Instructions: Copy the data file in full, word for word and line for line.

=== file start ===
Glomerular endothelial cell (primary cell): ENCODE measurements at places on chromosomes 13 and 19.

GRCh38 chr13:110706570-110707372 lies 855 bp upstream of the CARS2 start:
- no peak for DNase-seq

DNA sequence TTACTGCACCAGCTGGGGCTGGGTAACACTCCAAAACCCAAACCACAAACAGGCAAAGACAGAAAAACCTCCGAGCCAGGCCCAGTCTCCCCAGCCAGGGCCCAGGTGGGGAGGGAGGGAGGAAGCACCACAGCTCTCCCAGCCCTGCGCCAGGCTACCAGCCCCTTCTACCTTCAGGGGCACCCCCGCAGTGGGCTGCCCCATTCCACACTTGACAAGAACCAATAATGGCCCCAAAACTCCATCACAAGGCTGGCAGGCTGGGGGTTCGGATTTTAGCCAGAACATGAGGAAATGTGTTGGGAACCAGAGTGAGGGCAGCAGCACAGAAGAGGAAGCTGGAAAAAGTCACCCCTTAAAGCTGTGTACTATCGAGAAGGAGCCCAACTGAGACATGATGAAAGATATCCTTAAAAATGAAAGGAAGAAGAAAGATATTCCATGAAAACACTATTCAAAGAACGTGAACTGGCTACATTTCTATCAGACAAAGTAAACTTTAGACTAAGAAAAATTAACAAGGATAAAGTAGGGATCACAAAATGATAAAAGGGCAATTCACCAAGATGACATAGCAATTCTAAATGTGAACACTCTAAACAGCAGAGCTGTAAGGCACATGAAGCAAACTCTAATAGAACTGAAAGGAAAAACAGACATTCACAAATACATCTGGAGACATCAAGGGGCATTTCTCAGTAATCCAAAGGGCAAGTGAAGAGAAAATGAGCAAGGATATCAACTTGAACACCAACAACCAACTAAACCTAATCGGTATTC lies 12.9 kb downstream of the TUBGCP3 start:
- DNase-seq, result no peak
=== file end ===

Glomerular endothelial cell (primary cell): ENCODE measurements at places on chromosomes 13 and 19.

GRCh38 chr13:110706570-110707372 lies 855 bp upstream of the CARS2 start:
- no peak for DNase-seq

DNA sequence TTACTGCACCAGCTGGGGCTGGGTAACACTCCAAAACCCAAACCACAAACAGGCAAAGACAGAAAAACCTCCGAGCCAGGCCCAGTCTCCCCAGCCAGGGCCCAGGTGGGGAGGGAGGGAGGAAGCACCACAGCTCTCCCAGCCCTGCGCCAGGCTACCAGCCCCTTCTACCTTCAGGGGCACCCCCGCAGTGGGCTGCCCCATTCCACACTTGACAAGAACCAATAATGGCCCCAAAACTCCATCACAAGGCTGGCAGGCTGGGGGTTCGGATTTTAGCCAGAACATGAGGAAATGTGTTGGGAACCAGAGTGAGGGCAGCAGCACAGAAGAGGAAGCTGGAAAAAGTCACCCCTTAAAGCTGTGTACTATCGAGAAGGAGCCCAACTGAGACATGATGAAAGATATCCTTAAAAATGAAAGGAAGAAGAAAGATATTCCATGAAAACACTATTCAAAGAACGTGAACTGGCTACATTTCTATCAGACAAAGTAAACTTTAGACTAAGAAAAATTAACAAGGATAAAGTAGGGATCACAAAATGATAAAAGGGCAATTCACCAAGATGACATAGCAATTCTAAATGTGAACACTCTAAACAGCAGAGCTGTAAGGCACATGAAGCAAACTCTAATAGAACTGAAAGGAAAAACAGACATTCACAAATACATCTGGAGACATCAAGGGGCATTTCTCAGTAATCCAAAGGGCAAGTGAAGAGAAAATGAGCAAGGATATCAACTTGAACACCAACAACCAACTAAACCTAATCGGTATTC lies 12.9 kb downstream of the TUBGCP3 start:
- DNase-seq, result no peak